Reverse Pivot Shift Test
This is performed with the patient supine, knee flexed to 70-80° and foot supported on the examiner’s pelvis. The foot and leg is externally rotated, an axial load is applied through the foot and a valgus force applied to the knee via the proximal fibula. The knee is then straightened, assessing for a ‘shift’ at the knee (video 4).
Video 4: reverse pivot shift test.
This test aims to sublux (partially dislocate) the lateral tibia posterolaterally, which then relocates at approximately 40° of knee flexion, constituting a positive test. A positive test indicates a PLC injury with a markedly positive test suggestive of a combined PLC-PCL injury.
It is important to note that up to 35% of normal knees will test positive during the reverse pivot shift test.
External Rotation Recurvatum Test
This test is performed with the patient lying supine. The thigh is stabilised with one hand and the heel is lifted off the bed with the other hand by pulling upwards on the big toe (video 5).
Video 5: external rotation recurvatum test.
The test is deemed positive if the heel lifts ≥2.5cm further off the bed when compared with the unaffected side and is suggestive of a combined PLC and anterior cruciate ligament injury.
The extra movement at the knee is caused by a combination of anterior translation, varus angulation and external rotation of the tibia.
Posterolateral Drawer Test
This test is performed with the patient supine, knee flexed to 80° and tibia externally rotated 15°. A posterolateral force is then applied to the tibia, with a finger on the posterolateral aspect of the knee assessing for laxity (video 6).
Video 6: posterolateral drawer test
Increased posterolateral laxity is suggestive of a combined PLC and PCL injury.
Figure 4 and frog-leg test manoeuvre
The figure 4 test is performed with the patient supine or sitting, with the heel on the opposite leg, hip flexed, abducted and externally rotated; the leg will look like the number 4. The LCL is palpated for side to side difference.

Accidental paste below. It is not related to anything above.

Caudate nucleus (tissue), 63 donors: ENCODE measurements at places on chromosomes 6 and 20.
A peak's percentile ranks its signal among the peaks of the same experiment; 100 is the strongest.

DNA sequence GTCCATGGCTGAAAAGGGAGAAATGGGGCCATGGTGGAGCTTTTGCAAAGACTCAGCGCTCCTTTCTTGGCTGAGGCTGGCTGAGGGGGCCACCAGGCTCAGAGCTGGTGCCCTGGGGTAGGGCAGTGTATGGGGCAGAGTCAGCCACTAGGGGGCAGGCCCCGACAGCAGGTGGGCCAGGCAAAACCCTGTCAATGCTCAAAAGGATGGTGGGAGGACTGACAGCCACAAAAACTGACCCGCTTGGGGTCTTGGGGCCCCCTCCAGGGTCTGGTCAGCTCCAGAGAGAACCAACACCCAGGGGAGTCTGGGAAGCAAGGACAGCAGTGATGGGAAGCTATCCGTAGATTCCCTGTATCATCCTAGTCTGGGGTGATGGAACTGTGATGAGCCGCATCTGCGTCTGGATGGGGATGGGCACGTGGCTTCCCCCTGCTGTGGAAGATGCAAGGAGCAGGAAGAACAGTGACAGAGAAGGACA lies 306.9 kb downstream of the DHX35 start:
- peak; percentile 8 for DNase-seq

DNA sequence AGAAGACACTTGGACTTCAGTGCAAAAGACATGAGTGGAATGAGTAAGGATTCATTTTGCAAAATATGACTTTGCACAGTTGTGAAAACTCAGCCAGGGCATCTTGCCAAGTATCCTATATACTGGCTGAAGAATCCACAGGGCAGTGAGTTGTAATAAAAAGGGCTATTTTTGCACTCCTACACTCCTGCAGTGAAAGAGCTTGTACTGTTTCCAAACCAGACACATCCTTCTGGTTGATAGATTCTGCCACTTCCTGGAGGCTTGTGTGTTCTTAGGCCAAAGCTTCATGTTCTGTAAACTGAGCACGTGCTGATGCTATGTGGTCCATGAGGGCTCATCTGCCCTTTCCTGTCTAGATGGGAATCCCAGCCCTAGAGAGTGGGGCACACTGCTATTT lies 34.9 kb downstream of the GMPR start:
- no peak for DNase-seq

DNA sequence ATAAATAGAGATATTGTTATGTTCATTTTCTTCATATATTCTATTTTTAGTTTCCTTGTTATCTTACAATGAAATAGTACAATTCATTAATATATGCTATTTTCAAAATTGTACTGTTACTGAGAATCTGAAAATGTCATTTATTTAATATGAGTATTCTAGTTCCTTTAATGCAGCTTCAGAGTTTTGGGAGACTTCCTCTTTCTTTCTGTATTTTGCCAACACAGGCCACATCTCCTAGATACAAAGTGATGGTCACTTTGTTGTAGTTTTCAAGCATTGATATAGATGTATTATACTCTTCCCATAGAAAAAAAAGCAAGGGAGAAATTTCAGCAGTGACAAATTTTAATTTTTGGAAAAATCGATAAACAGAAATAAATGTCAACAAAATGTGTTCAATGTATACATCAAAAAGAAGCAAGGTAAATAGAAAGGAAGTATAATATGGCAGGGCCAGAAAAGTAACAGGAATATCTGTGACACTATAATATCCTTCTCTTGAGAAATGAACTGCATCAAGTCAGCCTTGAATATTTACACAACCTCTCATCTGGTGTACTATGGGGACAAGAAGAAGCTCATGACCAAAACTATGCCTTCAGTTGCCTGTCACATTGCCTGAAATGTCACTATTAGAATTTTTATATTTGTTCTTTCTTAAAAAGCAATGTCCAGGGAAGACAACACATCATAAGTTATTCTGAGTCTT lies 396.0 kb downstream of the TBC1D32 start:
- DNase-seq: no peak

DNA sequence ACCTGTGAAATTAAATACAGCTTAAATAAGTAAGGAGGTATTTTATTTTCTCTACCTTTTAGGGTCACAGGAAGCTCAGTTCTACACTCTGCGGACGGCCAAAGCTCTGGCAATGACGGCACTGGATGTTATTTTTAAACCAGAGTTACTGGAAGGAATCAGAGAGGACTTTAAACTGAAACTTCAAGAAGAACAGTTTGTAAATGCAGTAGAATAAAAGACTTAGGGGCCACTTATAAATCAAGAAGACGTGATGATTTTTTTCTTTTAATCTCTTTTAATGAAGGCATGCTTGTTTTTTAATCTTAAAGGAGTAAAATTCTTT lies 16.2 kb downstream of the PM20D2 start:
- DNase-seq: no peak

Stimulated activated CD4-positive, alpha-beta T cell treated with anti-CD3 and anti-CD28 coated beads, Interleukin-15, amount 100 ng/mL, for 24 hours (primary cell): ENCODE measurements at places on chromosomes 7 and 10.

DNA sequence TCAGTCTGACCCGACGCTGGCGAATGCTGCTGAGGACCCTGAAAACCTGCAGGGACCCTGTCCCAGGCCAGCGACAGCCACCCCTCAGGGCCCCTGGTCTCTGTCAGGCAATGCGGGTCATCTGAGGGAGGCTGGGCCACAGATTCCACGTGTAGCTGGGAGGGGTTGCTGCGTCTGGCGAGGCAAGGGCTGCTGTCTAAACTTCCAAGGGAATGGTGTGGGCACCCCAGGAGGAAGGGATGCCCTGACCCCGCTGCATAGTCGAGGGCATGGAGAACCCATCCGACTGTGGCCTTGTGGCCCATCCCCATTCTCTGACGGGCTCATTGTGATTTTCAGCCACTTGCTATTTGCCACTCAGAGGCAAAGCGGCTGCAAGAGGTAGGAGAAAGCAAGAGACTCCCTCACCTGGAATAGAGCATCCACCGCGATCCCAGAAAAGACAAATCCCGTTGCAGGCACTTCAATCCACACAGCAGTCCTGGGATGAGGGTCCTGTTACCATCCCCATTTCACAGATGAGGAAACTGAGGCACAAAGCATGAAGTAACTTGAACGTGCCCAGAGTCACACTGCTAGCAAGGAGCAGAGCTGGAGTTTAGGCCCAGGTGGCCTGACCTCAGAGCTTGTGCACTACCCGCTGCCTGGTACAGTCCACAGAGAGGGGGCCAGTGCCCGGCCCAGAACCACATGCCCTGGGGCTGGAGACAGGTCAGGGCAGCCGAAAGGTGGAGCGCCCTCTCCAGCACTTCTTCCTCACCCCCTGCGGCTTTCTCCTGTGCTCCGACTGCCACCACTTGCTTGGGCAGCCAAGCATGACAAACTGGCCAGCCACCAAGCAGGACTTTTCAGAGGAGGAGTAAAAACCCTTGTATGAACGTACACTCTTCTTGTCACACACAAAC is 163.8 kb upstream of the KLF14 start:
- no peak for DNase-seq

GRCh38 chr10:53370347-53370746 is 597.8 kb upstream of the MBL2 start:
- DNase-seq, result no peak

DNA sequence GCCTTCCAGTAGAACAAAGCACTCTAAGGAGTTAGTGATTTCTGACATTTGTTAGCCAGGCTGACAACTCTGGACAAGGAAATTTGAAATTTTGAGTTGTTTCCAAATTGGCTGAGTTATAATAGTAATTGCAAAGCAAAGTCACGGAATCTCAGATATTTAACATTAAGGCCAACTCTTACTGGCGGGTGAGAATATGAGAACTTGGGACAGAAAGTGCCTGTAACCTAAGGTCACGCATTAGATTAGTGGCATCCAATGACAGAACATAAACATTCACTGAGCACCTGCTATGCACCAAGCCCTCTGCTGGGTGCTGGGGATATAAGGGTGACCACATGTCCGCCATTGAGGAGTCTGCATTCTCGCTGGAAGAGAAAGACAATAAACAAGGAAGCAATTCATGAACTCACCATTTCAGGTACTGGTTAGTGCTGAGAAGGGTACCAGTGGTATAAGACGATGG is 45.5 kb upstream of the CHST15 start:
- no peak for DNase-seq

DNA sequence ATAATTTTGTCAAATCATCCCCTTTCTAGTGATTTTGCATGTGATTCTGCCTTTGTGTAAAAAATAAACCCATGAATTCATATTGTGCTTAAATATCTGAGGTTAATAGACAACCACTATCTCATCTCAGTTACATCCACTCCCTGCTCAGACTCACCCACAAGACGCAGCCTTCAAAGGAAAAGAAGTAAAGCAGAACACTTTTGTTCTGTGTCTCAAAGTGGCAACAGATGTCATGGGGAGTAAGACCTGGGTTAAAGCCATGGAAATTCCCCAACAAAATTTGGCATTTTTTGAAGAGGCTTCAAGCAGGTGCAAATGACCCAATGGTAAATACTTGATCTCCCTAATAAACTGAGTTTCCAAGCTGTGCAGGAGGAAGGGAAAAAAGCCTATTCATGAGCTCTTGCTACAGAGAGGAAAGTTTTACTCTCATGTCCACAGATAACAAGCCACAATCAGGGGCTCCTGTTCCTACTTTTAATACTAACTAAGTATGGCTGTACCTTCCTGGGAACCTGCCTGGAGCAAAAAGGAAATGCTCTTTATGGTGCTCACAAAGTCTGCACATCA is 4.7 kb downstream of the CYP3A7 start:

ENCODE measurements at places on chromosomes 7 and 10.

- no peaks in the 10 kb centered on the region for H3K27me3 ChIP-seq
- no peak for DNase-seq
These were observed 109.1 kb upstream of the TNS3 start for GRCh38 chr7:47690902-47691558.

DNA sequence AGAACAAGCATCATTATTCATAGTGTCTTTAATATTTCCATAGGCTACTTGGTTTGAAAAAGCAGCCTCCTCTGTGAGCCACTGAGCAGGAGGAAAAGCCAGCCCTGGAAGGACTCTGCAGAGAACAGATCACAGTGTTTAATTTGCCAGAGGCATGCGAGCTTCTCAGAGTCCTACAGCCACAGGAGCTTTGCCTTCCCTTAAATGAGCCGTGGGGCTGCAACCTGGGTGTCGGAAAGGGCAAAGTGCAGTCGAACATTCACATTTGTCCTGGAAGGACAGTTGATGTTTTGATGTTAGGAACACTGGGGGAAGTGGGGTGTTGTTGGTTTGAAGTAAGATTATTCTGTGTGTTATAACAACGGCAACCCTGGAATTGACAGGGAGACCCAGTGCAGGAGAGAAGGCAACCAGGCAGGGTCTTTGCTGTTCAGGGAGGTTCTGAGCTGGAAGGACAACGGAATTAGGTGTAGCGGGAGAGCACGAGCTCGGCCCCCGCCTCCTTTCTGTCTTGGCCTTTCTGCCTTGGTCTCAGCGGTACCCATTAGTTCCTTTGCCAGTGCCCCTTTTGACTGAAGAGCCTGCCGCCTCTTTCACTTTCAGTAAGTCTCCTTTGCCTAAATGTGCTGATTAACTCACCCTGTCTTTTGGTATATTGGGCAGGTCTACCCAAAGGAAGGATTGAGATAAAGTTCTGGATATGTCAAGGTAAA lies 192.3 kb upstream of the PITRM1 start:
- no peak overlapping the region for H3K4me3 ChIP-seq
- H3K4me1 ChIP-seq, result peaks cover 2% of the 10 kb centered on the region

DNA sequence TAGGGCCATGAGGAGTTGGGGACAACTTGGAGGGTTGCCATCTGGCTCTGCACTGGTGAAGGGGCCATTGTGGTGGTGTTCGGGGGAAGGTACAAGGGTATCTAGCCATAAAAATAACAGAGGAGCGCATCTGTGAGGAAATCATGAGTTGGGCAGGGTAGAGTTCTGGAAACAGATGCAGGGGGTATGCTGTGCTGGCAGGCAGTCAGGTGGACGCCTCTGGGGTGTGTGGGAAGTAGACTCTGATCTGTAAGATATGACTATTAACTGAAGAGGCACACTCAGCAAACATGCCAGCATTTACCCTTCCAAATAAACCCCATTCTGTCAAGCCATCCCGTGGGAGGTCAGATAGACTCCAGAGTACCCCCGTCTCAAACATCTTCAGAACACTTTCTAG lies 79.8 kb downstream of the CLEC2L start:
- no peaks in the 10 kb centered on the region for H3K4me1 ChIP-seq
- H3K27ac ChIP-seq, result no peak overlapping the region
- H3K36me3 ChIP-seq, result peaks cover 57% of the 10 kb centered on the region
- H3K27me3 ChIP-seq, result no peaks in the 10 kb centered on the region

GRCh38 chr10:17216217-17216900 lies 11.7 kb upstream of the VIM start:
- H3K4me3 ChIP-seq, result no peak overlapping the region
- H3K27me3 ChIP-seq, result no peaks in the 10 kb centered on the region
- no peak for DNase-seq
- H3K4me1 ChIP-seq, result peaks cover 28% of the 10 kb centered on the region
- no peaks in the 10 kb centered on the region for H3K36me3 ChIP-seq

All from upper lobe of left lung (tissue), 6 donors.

The frog leg test is performed in supine, knees flexed to 90° and the soles of the feet together. The examiner applies a varus stress to both knees while simultaneously palpating the posterolateral structures for side-to-side difference in joint gapping and tissue integrity. This manoeuvre can be repeated at various knee angles as required (video 7).
Video 7: figure 4 and frog leg test.
A side-to-side difference in joint gapping or tissue integrity constitutes a positive test, which is considered diagnostic of posterolateral instability.
Classification of PLC injuries
Hughston grading scale: the amount of lateral joint gapping is measured during a varus stress test at both 30° and 0° of knee flexion. An increase in gapping on the injured side is graded as follows (table 1):
Table 1: Hughston grading scale
|Increased lateral knee gapping||0-5mm||5-10mm||>10mm|
It is important to note that this scale is based on the perceived amount of gapping and the actual values, as measured with X-ray (varus stress radiographs), are less than proposed.
Fanelli grading scale: this scale grades posterolateral instability by combining the findings of the external rotation and varus stress tests (table 2).
Table 2: Fanelli classification of posterolateral instability: PFL (popliteofibular ligament), PLT (popliteus tendon), LCL (lateral collateral ligament).